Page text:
Author: Becky Albertalli
Publisher: Balzer +Bray
Synopsis: Sixteen-year-old and not-so-openly gay Simon Spier prefers to save his drama for the school musical. But when an email falls into the wrong hands, his secret is at risk of being thrust into the spotlight. Now change-averse Simon has to find a way to step out of his comfort zone before he’s pushed out—without alienating his friends, compromising himself, or fumbling a shot at happiness with the most confusing, adorable guy he’s never met.
Overall Rating: ⭐️⭐️⭐️⭐️
Trigger Warning for: Homophobia, some sexual content
- Great character development
- POC representation
- Very relatable
- Some cringe-worthy “trendy” lines
- A little predictable
In-Depth Review: Warning: May contain spoilers.
The novel starts off in the moment that Simon is being blackmailed, which was both refreshing and a little unexpected as most YA stories start with some back story. You then get an in-depth look into Simon’s head, which is an interesting place to be. The beginning of the book is strong, but there was one comment that got under my skin – Simon thinks that it’s easier to be a lesbian than to be gay because at least guys find it hot. While I get the intention of the line and know that this is just the start of Simon’s character development, the line really rubbed me the wrong way.
Following that instance, however, the story is very progressive. Simon has a way of pointing out a lot of things people do in real life that relate to homophobia like straight people insisting that “it’s okay to be gay” and that “we all still support you” and all those other lines people constantly throw out. The story has a way of addressing the issue of these things in a lighthearted, funny way that’s really nice to see. The story also addresses issues like making homophobic jokes and automatically assuming that people are white unless told otherwise, and I think it’s beautiful that the girl “every guy wants” is black. Very refreshing.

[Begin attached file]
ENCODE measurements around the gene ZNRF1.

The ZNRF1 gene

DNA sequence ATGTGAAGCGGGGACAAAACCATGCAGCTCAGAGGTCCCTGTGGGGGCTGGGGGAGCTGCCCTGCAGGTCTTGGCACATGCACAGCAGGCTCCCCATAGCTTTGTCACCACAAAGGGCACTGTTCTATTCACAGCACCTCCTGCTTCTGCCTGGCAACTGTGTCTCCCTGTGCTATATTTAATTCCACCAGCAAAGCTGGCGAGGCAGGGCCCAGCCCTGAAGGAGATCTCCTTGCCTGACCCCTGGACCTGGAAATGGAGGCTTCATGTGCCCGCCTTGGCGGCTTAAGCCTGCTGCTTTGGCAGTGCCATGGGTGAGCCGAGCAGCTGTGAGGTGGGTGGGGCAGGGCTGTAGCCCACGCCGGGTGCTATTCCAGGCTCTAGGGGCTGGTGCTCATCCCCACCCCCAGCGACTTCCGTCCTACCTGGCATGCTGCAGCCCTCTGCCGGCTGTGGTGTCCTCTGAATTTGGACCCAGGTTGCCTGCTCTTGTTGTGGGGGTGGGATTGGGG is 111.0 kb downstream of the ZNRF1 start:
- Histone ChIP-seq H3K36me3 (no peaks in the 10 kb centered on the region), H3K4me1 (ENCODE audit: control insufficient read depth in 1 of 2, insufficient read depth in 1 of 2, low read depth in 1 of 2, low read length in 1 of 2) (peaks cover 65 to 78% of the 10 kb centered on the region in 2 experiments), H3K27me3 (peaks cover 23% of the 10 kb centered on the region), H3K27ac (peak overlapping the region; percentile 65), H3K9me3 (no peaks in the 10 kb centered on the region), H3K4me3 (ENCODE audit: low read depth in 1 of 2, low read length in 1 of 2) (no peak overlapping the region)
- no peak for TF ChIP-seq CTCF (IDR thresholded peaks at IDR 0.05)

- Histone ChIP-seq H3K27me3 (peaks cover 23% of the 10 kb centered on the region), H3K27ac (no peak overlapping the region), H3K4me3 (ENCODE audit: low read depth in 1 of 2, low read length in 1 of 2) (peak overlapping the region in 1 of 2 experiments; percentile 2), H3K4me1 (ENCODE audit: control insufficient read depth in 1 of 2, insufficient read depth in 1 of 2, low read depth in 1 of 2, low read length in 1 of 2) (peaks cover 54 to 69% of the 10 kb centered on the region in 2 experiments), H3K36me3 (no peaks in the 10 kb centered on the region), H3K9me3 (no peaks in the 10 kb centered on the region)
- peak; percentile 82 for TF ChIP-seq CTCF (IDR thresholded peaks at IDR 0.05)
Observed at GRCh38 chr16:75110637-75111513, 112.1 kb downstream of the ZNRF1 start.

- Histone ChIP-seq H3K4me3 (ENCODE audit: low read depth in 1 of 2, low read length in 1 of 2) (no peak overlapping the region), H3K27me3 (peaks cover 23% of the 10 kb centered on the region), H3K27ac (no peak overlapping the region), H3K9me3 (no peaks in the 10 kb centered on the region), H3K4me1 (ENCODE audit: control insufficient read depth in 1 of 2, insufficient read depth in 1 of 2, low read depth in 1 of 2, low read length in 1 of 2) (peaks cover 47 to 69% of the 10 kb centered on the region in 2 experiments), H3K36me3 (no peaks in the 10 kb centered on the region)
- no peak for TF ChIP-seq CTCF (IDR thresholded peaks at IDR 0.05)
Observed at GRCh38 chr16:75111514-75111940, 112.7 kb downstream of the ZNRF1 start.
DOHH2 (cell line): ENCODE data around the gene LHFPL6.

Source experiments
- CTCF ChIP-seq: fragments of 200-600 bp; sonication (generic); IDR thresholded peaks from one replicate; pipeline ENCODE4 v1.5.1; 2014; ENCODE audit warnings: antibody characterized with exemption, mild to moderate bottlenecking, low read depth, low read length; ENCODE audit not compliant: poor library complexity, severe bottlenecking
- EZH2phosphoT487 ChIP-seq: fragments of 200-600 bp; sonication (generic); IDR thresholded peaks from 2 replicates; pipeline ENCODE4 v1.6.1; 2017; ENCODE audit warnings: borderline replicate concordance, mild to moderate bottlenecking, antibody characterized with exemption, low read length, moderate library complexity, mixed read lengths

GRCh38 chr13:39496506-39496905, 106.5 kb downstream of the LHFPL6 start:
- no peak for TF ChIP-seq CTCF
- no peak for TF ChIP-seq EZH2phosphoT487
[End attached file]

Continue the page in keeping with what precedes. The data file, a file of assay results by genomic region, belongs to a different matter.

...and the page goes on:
The whole story is a mystery about trying to figure out who the secret “Blue” really is. I won’t give any spoilers on this, but I had a couple of theories early on that proved to be wrong, though I did manage to figure out who he was before the big reveal.
Overall the book was a very fun and refreshing read, especially for any LGBT+ people looking for something different from the traditional, “boy struggles with being gay, boy deals with homophobic parents, straights are supportive” etc. etc. I wouldn’t call it the most inventive story ever, but there are definitely some aspects that felt really novel and I’d love to see them implemented some more.
Final Verdict: The synopsis doesn’t do it justice. It’s so much more than just another coming out story.
““Anyway, I thought it might interest you that my brother is gay.” “Um. Not really.””
““I actually think people would be cool about it,” Martin says. “You should be who you are.”
I don’t even know where to begin with that. Some straight kid who barely knows me, advising me on coming out. I kind of have to roll my eyes.”
“You can’t imagine how much I hated middle school. Remember the way people would look at you blankly and say, “Um, okaaay,” after you finished talking? Everyone just had to make it so clear that, whatever you were thinking or feeling, you were totally alone. The worst part, of course, was that I did the same thing to other people. It makes me a little nauseated just remembering that.”
“Leah once said that she’d rather have people call her fat directly than have to sit there and listen to them talking shit about some other girl’s weight. I actually think I agree with that. Nothing is worse than the secret humiliation of being insulted by proxy.”
“It feels like we’re the last survivors of a zombie apocalypse. Wonder Woman and a gay dementor. It doesn’t body well for the survival of the species.”
“Being secure in your masculinity isn’t the same as being straight.”